NEW YORK (1010 WINS) – Supporters of Gov. Andrew Cuomo are banding together in an effort to back the embattled governor, attacking his accusers on social media and flooding an official impeachment investigation hotline, according to a report.
The Wall Street Journal reported Sunday that among the largest Facebook groups for Cuomo fans is “Women for Governor Cuomo,” which boasts about 1,100 members, the majority of them women over 55 years old.
Devotees in the group have encouraged each another to show their support in a variety of ways, including by raising money, contacting state officials, flying banners over New York, and flooding a hotline set up for the state Assembly’s impeachment investigation.
Pamela Morley, a moderator for the Facebook group, told the Wall Street Journal that the die-hard fans have caught the attention of the governor.
Morley said one member received a letter from Cuomo that said, “Please be sure to pass along my sincere gratitude to other members of your group.”
Cuomo’s senior advisor Rich Azzopardi told the Wall Street Journal that the governor’s campaign sends out many letters but that neither the governor, his aides nor the campaign are involved with the group’s efforts.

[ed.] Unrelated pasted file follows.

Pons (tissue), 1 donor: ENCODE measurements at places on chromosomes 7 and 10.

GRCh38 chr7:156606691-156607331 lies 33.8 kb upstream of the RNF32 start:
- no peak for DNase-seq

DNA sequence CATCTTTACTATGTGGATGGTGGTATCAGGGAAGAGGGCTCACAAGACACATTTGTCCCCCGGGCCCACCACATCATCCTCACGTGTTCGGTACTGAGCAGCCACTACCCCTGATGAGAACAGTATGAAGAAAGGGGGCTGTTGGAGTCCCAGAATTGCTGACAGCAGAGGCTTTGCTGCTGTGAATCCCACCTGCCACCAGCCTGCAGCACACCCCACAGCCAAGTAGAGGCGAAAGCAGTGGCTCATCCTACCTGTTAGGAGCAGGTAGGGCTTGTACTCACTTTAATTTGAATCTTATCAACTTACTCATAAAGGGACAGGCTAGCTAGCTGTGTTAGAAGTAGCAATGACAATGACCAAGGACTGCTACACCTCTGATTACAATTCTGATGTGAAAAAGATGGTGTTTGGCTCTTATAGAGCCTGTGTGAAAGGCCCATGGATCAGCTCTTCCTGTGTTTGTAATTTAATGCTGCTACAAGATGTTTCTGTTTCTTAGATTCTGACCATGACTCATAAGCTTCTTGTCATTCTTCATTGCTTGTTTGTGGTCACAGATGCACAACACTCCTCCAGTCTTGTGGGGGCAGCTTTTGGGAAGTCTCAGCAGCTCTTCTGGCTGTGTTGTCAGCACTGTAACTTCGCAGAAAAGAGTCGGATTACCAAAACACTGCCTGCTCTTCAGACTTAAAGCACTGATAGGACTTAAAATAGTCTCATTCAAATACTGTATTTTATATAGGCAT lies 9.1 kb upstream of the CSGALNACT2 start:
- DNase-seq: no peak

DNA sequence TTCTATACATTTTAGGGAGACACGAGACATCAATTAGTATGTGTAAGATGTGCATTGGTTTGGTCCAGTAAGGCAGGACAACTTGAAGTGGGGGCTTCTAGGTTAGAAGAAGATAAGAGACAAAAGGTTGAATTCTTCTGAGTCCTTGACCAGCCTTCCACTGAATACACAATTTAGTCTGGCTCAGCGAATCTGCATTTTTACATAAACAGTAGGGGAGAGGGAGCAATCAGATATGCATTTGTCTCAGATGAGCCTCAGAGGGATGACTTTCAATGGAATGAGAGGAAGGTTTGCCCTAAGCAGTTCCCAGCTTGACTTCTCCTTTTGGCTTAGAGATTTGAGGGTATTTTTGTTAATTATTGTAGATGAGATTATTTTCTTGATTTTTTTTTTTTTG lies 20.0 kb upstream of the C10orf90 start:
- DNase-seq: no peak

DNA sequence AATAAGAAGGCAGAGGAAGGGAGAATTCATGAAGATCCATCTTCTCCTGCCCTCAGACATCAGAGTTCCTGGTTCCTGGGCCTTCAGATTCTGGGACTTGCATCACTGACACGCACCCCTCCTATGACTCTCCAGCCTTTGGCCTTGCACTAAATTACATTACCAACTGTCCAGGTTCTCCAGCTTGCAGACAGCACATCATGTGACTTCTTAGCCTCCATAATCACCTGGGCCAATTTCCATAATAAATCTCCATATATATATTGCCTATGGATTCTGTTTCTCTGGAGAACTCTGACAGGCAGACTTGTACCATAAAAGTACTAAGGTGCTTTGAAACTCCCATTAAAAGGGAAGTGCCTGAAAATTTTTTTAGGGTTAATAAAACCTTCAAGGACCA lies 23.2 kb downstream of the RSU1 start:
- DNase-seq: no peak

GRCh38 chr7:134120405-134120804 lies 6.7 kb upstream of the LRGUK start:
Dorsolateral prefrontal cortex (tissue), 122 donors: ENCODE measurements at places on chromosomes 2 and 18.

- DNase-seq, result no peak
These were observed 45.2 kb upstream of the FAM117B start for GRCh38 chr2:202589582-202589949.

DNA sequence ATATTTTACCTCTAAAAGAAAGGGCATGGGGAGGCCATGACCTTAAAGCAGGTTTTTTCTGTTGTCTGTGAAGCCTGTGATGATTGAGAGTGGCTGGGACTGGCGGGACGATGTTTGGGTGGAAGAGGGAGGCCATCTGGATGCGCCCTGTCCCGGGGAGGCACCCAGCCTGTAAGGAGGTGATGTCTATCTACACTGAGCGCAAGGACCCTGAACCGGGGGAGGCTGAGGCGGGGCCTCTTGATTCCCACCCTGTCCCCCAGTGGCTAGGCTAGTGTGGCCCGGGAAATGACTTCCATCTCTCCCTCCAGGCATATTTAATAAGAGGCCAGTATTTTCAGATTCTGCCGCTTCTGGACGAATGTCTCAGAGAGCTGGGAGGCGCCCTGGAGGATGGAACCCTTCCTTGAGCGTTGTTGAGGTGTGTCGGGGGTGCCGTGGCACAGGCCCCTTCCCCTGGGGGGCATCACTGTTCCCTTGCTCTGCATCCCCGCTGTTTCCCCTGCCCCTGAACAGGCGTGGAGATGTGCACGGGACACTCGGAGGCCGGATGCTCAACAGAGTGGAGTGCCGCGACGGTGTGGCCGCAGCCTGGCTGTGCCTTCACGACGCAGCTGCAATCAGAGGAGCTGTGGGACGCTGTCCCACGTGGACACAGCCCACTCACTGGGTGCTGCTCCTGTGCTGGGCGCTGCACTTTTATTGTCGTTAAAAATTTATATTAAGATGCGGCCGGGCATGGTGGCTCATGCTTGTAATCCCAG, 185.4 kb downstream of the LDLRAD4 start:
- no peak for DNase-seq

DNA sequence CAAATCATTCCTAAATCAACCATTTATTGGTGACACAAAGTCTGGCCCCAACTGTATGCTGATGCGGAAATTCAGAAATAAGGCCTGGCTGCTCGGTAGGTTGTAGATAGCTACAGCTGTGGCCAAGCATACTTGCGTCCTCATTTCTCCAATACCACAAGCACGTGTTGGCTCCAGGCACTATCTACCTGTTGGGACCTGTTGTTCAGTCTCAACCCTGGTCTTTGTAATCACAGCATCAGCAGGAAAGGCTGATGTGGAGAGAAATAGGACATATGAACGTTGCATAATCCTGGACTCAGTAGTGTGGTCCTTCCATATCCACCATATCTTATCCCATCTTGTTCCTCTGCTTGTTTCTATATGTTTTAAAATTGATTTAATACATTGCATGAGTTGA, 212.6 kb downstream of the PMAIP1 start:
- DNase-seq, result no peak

“The people of this great state know (the governor) works night and day for them and—while we believe that negative discourse should be discouraged on every side—to the extent there are those outwardly supportive of our efforts, we appreciate it and thank them,” Azzopardi said.
Several current and former state employees and other women have accused Cuomo of making unwanted sexual remarks and advances, giving them unwanted kisses or touching them inappropriately.
In his first face-to-face encounter with journalists in months last Monday, Cuomo flatly denied he had done anything inappropriate with any of the women who have accused him of sexual misconduct and harassment.
“All the groping, the sexual harassment, you deny all of that?” a reporter asked him.
“That’s right. Yes,” Cuomo said.
Asked if he would consider disciplining himself or resigning if the state attorney general, who is investigating the claims, reports he did harass women, Cuomo dismissed that possibility.
“The report can’t say anything different because I didn’t do anything wrong,” Cuomo said.
Cuomo has defied calls for his resignation from many of New York's most influential Democrats, including most members of the state's congressional delegation and a majority of state lawmakers.
He has urged the public to await the results of investigations being conducted by Attorney General Letitia James and the state Assembly's judiciary committee, which is exploring whether there are grounds to impeach him.
The Associated Press contributed to this report.